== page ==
Weekend Reading – Bank stocks, cryptocurrency advice, blowing $650-million, and more #moneystuff
Welcome to my latest Weekend Reading edition – where I share some of my favourite articles from the week that was across the personal finance and investing blogosphere.
Here was my article for this past week:
Before the Weekend Reading list, a huge thanks to this site for highlighting my site: one of the Top 40 Canadian Investment Blogs and Websites for Investors in Canada. I certainly appreciate the mention 🙂
Enjoy the weekend folks and see you here next week for a dividend income update!
Steadyhand warned Canadians not to fall in love with just Canadian bank stocks.
Get Smarter About Money said when it comes to cryptocurrencies, “investors may be eager to get in on a new trend, but should be wary of the considerable risks that often accompany these investments.” Well said.
I got this request from a reader/follower:
I’ll answer that question next week!
If you’ve been fortunate enough to maximize contributions to your TFSA(s) and RRSP(s) (good on you!), then you may want to consider investing in a taxable account. Canadian Portfolio Manager answered a reader question about whether it’s more tax-friendly to hold equities in an RRSP or a taxable account first – using a couple of Horizon ETFs as an example.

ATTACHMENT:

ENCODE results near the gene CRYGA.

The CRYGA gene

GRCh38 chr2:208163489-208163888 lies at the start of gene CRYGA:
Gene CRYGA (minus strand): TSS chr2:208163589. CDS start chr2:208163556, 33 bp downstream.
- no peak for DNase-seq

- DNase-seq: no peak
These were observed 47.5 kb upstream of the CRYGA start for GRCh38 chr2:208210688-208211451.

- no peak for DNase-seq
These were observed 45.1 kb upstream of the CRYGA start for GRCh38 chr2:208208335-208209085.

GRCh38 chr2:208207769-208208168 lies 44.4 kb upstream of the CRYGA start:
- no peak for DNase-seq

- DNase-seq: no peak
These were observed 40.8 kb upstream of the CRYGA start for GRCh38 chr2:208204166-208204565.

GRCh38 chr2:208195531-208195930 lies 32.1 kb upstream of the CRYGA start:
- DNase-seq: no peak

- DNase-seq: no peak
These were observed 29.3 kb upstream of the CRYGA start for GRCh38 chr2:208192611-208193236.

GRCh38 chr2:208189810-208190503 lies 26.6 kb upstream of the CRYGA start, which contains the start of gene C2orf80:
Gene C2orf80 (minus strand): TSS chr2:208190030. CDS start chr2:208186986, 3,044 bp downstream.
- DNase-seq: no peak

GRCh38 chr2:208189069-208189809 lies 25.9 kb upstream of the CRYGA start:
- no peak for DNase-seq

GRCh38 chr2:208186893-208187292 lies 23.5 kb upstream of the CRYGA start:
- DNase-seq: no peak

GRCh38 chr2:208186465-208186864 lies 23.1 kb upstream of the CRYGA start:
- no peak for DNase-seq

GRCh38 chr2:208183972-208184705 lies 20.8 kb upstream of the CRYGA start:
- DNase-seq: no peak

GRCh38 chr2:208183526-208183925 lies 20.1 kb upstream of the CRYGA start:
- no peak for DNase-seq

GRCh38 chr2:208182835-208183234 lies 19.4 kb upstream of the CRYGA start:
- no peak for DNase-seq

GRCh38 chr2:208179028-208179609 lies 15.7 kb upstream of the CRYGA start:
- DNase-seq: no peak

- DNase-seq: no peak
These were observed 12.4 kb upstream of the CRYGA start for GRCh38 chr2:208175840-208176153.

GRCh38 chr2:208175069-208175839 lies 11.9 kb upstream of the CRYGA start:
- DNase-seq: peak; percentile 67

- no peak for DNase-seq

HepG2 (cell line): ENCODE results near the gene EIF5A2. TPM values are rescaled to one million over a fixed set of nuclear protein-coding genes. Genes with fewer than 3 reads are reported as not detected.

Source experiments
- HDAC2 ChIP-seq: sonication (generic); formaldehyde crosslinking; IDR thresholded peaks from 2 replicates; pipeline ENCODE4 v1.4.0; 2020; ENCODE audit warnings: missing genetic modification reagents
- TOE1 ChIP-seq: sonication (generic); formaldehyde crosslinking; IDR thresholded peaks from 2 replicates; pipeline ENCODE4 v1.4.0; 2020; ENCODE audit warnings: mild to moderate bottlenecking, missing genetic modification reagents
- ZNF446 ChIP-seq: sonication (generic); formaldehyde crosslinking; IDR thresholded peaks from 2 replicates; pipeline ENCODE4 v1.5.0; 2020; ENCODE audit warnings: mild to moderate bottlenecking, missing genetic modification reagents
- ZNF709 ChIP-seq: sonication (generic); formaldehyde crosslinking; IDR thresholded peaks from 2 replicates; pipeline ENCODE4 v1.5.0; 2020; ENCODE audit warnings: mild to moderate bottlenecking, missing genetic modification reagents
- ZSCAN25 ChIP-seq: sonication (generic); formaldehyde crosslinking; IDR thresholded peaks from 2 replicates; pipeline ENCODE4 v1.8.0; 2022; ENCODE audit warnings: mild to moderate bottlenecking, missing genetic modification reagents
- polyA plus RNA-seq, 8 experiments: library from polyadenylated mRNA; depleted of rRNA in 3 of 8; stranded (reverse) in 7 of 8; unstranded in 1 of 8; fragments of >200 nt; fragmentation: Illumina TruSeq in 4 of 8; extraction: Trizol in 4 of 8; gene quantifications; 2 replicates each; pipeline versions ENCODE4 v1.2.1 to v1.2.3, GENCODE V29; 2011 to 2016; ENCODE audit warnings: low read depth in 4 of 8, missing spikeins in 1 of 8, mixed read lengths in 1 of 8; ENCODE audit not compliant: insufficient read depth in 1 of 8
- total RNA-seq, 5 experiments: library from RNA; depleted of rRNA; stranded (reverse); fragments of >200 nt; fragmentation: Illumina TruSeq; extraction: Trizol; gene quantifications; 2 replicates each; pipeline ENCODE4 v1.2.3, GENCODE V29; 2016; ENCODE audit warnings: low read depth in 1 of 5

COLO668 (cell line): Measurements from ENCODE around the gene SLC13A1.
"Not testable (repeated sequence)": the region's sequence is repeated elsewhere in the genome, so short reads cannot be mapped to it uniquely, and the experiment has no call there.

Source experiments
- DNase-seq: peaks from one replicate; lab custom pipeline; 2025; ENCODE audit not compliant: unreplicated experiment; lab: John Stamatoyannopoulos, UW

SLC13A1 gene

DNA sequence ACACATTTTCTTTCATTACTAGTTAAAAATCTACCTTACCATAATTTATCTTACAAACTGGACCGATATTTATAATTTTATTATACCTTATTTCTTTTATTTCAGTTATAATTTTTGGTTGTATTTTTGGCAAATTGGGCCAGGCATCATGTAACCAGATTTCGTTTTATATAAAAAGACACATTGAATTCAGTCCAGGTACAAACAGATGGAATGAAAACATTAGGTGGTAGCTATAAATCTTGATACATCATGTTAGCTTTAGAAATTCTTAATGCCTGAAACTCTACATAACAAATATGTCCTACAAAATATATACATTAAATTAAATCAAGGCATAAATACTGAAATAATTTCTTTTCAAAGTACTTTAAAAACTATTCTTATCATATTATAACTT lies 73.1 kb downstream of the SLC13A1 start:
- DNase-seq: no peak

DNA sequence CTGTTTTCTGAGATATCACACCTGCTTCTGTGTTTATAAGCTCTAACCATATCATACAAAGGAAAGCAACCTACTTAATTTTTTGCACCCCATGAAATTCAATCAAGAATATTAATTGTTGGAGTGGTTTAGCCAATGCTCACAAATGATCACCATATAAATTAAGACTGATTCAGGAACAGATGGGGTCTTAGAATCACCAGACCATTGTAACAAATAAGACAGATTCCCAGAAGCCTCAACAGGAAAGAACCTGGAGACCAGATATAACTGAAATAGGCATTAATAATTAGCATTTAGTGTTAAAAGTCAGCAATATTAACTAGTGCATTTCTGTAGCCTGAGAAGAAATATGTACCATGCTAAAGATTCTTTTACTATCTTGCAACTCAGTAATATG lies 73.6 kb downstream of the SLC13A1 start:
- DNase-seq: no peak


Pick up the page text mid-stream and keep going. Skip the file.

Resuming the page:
A reader recently asked me – when it comes to owning the simple, all-in-one Vanguard ETFs – why don’t I invest with these products? My answer is: While low-cost funds and a certain level of diversification is very important, investors should also carefully consider their financial goals, risk tolerance and other considerations when making financial decisions. I believe we have done that. So, to that end, we invest in about 30 Canadian dividend paying stocks for growth and income, another 10 U.S. dividend paying stocks for the same reasons, and use low-cost ETFs in addition to that. At the end of the day, ETFs are financial products, some of them engineered to meet the needs of many investors but that doesn’t mean certain ETF products are always a slam dunk for you (or me). What are your thoughts on all-in-one ETFs?
Most Americans believe you need about $1.4 million in net worth to be “financially comfortable” yet more than 90% of Americans will never have that much wealth – or be financially comfortable then. We know our enough number – do you?
Deals and reminders!
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